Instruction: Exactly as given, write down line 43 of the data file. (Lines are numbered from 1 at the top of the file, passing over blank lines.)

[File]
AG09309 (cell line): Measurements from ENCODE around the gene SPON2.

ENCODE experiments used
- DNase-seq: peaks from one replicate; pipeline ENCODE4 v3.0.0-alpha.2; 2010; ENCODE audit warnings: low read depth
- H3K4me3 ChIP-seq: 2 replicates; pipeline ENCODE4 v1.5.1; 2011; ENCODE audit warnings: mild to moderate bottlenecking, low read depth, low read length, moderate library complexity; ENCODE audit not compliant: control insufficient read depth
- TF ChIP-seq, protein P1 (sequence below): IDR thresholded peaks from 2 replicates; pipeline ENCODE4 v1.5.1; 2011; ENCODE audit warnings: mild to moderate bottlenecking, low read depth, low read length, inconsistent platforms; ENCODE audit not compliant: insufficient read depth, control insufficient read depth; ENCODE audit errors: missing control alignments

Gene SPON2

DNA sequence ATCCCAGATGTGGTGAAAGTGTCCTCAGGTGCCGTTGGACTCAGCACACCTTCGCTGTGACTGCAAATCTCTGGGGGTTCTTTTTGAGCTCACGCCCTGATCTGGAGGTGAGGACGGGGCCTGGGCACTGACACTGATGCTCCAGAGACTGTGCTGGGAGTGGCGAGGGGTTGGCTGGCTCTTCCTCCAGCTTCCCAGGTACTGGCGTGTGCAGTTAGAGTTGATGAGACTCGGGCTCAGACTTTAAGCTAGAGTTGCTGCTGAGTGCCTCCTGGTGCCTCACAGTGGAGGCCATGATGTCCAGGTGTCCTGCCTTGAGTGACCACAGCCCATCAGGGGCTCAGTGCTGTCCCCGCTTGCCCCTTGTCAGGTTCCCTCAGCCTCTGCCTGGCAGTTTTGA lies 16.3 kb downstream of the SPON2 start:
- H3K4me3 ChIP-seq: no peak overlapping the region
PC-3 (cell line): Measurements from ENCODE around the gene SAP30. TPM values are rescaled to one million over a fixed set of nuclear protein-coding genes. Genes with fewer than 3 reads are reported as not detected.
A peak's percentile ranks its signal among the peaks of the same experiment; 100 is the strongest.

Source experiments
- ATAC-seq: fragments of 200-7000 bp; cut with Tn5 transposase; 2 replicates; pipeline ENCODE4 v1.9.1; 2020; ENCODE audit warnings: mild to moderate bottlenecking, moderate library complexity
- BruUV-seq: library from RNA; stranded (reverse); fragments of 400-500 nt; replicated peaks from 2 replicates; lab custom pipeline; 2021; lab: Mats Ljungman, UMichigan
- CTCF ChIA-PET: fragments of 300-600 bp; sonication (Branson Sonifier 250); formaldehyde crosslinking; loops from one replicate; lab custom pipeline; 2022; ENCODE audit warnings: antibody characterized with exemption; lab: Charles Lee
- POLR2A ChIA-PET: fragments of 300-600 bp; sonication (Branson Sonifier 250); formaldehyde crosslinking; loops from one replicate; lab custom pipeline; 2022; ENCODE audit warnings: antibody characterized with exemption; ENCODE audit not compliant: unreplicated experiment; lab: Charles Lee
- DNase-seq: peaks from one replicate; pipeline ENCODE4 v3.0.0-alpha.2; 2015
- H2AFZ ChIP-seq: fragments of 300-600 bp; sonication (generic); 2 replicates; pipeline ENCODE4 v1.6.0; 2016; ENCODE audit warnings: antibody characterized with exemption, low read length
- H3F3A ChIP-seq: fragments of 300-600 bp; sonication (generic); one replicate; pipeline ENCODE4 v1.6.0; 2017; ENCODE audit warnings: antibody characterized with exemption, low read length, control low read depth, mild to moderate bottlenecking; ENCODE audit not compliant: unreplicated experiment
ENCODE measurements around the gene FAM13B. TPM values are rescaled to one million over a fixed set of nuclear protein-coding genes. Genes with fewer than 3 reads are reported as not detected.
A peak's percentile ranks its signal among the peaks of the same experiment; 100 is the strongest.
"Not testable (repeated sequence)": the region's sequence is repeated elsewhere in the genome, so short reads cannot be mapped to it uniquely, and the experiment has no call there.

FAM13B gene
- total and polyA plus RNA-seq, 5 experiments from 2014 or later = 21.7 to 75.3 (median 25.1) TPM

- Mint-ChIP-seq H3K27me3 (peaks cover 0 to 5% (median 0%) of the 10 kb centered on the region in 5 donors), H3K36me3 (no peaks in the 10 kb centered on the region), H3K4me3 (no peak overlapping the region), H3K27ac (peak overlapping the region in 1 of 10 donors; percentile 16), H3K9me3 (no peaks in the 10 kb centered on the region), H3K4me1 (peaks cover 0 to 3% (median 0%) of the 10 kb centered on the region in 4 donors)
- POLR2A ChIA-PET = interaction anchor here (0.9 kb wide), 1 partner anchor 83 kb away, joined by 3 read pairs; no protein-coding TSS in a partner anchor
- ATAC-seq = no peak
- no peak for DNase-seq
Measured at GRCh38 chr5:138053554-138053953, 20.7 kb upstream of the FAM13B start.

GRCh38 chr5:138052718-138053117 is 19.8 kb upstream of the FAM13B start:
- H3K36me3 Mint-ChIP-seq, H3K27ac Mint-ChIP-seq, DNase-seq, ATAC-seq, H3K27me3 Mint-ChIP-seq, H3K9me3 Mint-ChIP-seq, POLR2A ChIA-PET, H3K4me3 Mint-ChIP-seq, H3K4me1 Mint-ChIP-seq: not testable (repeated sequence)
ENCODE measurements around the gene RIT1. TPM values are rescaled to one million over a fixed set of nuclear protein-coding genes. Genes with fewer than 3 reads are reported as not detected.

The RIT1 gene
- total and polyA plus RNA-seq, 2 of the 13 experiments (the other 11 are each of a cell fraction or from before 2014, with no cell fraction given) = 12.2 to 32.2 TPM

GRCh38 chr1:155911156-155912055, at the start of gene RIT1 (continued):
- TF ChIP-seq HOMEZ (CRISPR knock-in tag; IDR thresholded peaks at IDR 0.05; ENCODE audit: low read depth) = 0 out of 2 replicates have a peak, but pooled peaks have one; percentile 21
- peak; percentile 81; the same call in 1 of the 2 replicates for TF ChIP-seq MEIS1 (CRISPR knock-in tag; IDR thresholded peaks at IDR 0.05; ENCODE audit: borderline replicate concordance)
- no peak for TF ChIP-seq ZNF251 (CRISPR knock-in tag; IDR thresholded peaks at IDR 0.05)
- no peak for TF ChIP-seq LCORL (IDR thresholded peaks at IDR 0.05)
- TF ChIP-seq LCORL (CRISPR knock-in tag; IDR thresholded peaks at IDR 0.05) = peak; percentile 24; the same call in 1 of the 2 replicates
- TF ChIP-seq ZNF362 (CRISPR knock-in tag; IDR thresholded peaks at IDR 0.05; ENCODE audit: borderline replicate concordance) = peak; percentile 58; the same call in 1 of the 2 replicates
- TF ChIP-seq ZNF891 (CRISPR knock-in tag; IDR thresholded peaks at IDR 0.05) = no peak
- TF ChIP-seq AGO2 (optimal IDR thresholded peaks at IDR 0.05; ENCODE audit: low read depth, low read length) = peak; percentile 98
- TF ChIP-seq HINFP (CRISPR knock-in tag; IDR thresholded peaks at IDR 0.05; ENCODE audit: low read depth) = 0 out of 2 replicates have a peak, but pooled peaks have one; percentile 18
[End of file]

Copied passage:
- TF ChIP-seq HINFP (CRISPR knock-in tag; IDR thresholded peaks at IDR 0.05; ENCODE audit: low read depth) = 0 out of 2 replicates have a peak, but pooled peaks have one; percentile 18